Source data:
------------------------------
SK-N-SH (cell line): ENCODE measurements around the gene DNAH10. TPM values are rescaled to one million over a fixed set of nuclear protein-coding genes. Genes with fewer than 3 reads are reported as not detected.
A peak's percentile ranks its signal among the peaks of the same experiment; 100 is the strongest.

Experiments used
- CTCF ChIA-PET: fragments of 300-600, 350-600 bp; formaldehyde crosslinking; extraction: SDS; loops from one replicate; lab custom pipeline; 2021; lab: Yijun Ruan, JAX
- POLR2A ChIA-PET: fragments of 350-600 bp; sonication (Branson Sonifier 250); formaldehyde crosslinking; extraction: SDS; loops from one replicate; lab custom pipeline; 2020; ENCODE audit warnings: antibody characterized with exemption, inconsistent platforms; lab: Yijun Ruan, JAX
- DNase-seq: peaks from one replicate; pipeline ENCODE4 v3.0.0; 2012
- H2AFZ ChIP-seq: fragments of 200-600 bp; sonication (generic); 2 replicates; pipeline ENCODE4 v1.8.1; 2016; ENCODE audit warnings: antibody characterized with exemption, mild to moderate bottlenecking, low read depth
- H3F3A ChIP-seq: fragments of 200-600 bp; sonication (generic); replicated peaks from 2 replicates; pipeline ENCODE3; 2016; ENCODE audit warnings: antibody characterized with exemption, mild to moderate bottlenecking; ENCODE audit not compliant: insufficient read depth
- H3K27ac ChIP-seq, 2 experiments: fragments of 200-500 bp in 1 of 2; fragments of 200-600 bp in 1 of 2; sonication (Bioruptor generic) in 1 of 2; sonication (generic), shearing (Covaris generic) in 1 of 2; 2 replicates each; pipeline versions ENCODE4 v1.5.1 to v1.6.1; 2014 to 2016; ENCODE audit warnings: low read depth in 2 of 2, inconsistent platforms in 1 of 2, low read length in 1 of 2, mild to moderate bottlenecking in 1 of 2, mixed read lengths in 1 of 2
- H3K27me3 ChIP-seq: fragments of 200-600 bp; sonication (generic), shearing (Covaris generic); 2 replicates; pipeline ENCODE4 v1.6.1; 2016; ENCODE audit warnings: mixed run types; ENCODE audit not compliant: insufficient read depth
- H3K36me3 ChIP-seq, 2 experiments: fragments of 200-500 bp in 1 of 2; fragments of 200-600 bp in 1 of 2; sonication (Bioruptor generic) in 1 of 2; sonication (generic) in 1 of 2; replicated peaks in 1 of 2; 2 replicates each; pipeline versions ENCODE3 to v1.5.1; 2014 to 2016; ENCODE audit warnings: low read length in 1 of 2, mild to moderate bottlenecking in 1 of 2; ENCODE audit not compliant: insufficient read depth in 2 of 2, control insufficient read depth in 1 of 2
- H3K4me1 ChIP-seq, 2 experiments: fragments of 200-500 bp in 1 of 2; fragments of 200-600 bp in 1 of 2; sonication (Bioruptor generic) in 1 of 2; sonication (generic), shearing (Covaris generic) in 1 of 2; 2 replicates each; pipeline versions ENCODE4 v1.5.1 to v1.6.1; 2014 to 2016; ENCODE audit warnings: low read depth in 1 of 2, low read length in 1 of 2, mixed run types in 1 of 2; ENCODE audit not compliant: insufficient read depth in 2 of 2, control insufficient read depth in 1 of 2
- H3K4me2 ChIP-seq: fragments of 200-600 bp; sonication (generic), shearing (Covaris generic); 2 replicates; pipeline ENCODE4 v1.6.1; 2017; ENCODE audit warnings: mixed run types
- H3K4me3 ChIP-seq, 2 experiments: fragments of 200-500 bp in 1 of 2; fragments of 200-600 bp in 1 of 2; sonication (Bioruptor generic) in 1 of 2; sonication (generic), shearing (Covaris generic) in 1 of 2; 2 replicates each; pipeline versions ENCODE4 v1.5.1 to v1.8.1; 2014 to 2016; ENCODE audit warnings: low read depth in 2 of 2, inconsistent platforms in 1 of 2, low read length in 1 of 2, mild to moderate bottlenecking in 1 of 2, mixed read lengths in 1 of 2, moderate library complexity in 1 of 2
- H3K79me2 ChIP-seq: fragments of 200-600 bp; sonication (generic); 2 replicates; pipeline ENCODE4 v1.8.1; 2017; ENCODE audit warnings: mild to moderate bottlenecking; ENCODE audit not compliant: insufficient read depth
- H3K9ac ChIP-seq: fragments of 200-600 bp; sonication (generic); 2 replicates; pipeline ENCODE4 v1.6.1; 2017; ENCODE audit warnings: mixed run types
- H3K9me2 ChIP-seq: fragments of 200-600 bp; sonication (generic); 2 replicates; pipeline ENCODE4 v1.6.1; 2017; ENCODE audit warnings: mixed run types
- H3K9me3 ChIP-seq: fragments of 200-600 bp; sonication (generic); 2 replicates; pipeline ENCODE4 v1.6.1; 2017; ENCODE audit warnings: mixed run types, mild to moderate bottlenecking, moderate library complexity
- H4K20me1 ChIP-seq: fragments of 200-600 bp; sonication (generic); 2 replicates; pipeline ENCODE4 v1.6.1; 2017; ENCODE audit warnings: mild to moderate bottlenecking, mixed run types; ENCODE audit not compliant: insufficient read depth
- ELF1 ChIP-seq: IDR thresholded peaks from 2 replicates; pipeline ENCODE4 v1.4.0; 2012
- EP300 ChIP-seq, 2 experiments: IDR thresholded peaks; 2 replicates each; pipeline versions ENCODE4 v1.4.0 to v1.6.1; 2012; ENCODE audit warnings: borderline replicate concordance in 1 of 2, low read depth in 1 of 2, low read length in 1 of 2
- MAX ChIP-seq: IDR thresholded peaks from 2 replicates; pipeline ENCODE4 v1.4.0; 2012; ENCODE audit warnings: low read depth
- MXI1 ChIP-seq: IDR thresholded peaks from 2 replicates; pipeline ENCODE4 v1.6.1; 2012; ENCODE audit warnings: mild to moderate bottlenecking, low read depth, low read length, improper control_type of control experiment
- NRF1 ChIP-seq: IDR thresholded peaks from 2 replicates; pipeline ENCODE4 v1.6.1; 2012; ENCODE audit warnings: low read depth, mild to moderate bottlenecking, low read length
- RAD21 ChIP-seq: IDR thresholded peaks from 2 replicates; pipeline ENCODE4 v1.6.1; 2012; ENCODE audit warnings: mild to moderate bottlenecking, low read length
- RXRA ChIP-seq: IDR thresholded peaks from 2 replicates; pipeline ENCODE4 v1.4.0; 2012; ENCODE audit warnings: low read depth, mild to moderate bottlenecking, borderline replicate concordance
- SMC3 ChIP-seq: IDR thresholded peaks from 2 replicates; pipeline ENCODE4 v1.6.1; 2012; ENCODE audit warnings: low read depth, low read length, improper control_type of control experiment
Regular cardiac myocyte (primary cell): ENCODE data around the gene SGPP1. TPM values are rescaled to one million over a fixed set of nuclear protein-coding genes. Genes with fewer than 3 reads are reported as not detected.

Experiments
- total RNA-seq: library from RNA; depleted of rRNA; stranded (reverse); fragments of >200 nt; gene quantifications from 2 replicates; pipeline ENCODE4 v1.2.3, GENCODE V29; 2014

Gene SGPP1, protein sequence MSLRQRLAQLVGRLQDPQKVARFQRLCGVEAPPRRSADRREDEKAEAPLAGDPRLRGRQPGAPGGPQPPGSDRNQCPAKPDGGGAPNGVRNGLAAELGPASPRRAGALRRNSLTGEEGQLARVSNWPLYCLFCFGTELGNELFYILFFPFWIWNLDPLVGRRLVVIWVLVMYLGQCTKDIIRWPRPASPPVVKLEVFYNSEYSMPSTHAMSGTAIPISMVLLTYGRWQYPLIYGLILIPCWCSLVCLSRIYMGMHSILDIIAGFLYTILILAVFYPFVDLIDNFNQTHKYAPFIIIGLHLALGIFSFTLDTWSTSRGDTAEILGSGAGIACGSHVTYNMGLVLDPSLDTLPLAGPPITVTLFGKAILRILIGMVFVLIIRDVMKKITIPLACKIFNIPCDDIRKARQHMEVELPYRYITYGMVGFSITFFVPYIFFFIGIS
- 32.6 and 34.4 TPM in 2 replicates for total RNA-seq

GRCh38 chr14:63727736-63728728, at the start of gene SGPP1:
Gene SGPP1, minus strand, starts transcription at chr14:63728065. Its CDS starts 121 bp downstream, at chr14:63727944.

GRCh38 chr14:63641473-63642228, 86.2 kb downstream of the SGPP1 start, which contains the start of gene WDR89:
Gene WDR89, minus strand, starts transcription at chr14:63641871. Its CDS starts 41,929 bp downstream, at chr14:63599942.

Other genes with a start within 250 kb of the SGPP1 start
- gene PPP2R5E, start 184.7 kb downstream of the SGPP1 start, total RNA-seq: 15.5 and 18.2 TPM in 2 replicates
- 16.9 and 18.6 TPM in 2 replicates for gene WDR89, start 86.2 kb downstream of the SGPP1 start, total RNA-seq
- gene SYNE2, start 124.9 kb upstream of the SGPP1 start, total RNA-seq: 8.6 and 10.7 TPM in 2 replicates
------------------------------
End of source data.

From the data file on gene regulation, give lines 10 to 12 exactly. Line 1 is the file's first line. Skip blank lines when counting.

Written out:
- H3K27me3 ChIP-seq: fragments of 200-600 bp; sonication (generic), shearing (Covaris generic); 2 replicates; pipeline ENCODE4 v1.6.1; 2016; ENCODE audit warnings: mixed run types; ENCODE audit not compliant: insufficient read depth
- H3K36me3 ChIP-seq, 2 experiments: fragments of 200-500 bp in 1 of 2; fragments of 200-600 bp in 1 of 2; sonication (Bioruptor generic) in 1 of 2; sonication (generic) in 1 of 2; replicated peaks in 1 of 2; 2 replicates each; pipeline versions ENCODE3 to v1.5.1; 2014 to 2016; ENCODE audit warnings: low read length in 1 of 2, mild to moderate bottlenecking in 1 of 2; ENCODE audit not compliant: insufficient read depth in 2 of 2, control insufficient read depth in 1 of 2
- H3K4me1 ChIP-seq, 2 experiments: fragments of 200-500 bp in 1 of 2; fragments of 200-600 bp in 1 of 2; sonication (Bioruptor generic) in 1 of 2; sonication (generic), shearing (Covaris generic) in 1 of 2; 2 replicates each; pipeline versions ENCODE4 v1.5.1 to v1.6.1; 2014 to 2016; ENCODE audit warnings: low read depth in 1 of 2, low read length in 1 of 2, mixed run types in 1 of 2; ENCODE audit not compliant: insufficient read depth in 2 of 2, control insufficient read depth in 1 of 2